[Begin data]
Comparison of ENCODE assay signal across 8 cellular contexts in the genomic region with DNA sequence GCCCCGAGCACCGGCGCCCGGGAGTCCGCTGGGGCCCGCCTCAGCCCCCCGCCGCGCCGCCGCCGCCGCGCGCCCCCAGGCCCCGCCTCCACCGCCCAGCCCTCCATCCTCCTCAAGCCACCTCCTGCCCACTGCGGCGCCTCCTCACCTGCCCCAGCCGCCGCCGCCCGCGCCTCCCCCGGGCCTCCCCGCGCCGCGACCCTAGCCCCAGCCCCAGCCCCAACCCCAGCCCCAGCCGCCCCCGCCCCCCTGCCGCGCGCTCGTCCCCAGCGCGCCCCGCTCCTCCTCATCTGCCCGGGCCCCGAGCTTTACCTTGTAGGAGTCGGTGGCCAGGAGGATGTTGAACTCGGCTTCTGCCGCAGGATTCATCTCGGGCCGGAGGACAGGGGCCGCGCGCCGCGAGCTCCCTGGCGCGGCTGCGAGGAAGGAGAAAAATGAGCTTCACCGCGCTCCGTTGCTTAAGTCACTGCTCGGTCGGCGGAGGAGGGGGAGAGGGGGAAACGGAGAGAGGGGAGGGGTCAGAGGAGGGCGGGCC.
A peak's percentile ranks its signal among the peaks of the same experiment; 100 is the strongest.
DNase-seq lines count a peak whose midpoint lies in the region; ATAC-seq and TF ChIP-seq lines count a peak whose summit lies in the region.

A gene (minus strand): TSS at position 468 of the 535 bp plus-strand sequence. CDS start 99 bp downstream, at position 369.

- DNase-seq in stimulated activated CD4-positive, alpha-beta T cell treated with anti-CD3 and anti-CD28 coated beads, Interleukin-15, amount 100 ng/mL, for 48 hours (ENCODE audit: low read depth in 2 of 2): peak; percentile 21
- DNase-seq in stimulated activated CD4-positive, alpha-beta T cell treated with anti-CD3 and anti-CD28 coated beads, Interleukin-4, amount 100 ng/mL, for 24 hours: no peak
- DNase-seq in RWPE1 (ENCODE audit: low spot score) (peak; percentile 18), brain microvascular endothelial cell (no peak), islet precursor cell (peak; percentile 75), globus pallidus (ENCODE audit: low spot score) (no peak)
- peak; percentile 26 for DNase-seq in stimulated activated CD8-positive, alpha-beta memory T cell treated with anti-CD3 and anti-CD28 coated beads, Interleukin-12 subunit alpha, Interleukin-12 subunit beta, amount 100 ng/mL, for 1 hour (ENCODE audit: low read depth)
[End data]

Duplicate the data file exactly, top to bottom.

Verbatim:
Comparison of ENCODE assay signal across 8 cellular contexts in the genomic region with DNA sequence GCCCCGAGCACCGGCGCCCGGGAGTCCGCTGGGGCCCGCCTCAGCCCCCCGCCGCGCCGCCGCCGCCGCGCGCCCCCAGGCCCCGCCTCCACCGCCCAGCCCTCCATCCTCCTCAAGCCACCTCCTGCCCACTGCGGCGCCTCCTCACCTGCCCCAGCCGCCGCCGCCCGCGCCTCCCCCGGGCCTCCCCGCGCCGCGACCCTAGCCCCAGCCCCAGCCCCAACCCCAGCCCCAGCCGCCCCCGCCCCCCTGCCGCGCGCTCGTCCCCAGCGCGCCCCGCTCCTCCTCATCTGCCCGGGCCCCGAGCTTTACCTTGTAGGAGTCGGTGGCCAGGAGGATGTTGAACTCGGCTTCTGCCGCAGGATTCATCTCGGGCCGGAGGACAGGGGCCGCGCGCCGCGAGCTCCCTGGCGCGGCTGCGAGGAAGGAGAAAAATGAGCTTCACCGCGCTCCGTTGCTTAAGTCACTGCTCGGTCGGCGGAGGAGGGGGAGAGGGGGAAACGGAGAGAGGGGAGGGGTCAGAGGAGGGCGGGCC.
A peak's percentile ranks its signal among the peaks of the same experiment; 100 is the strongest.
DNase-seq lines count a peak whose midpoint lies in the region; ATAC-seq and TF ChIP-seq lines count a peak whose summit lies in the region.

A gene (minus strand): TSS at position 468 of the 535 bp plus-strand sequence. CDS start 99 bp downstream, at position 369.

- DNase-seq in stimulated activated CD4-positive, alpha-beta T cell treated with anti-CD3 and anti-CD28 coated beads, Interleukin-15, amount 100 ng/mL, for 48 hours (ENCODE audit: low read depth in 2 of 2): peak; percentile 21
- DNase-seq in stimulated activated CD4-positive, alpha-beta T cell treated with anti-CD3 and anti-CD28 coated beads, Interleukin-4, amount 100 ng/mL, for 24 hours: no peak
- DNase-seq in RWPE1 (ENCODE audit: low spot score) (peak; percentile 18), brain microvascular endothelial cell (no peak), islet precursor cell (peak; percentile 75), globus pallidus (ENCODE audit: low spot score) (no peak)
- peak; percentile 26 for DNase-seq in stimulated activated CD8-positive, alpha-beta memory T cell treated with anti-CD3 and anti-CD28 coated beads, Interleukin-12 subunit alpha, Interleukin-12 subunit beta, amount 100 ng/mL, for 1 hour (ENCODE audit: low read depth)